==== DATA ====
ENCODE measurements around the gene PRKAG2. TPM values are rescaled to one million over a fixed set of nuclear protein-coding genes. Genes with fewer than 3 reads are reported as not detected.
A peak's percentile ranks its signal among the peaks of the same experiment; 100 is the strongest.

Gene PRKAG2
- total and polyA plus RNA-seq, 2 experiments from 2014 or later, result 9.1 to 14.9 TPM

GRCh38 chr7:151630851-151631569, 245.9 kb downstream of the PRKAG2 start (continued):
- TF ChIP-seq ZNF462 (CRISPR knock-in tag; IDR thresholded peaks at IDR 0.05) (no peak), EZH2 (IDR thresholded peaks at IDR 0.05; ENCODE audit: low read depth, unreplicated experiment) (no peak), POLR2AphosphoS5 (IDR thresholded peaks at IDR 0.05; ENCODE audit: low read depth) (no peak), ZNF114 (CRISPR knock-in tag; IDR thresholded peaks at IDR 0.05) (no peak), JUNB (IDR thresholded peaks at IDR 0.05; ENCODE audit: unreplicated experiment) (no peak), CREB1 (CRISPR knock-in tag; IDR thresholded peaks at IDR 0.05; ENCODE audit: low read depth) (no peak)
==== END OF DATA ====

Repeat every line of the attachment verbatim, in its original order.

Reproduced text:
ENCODE measurements around the gene PRKAG2. TPM values are rescaled to one million over a fixed set of nuclear protein-coding genes. Genes with fewer than 3 reads are reported as not detected.
A peak's percentile ranks its signal among the peaks of the same experiment; 100 is the strongest.

Gene PRKAG2
- total and polyA plus RNA-seq, 2 experiments from 2014 or later, result 9.1 to 14.9 TPM

GRCh38 chr7:151630851-151631569, 245.9 kb downstream of the PRKAG2 start (continued):
- TF ChIP-seq ZNF462 (CRISPR knock-in tag; IDR thresholded peaks at IDR 0.05) (no peak), EZH2 (IDR thresholded peaks at IDR 0.05; ENCODE audit: low read depth, unreplicated experiment) (no peak), POLR2AphosphoS5 (IDR thresholded peaks at IDR 0.05; ENCODE audit: low read depth) (no peak), ZNF114 (CRISPR knock-in tag; IDR thresholded peaks at IDR 0.05) (no peak), JUNB (IDR thresholded peaks at IDR 0.05; ENCODE audit: unreplicated experiment) (no peak), CREB1 (CRISPR knock-in tag; IDR thresholded peaks at IDR 0.05; ENCODE audit: low read depth) (no peak)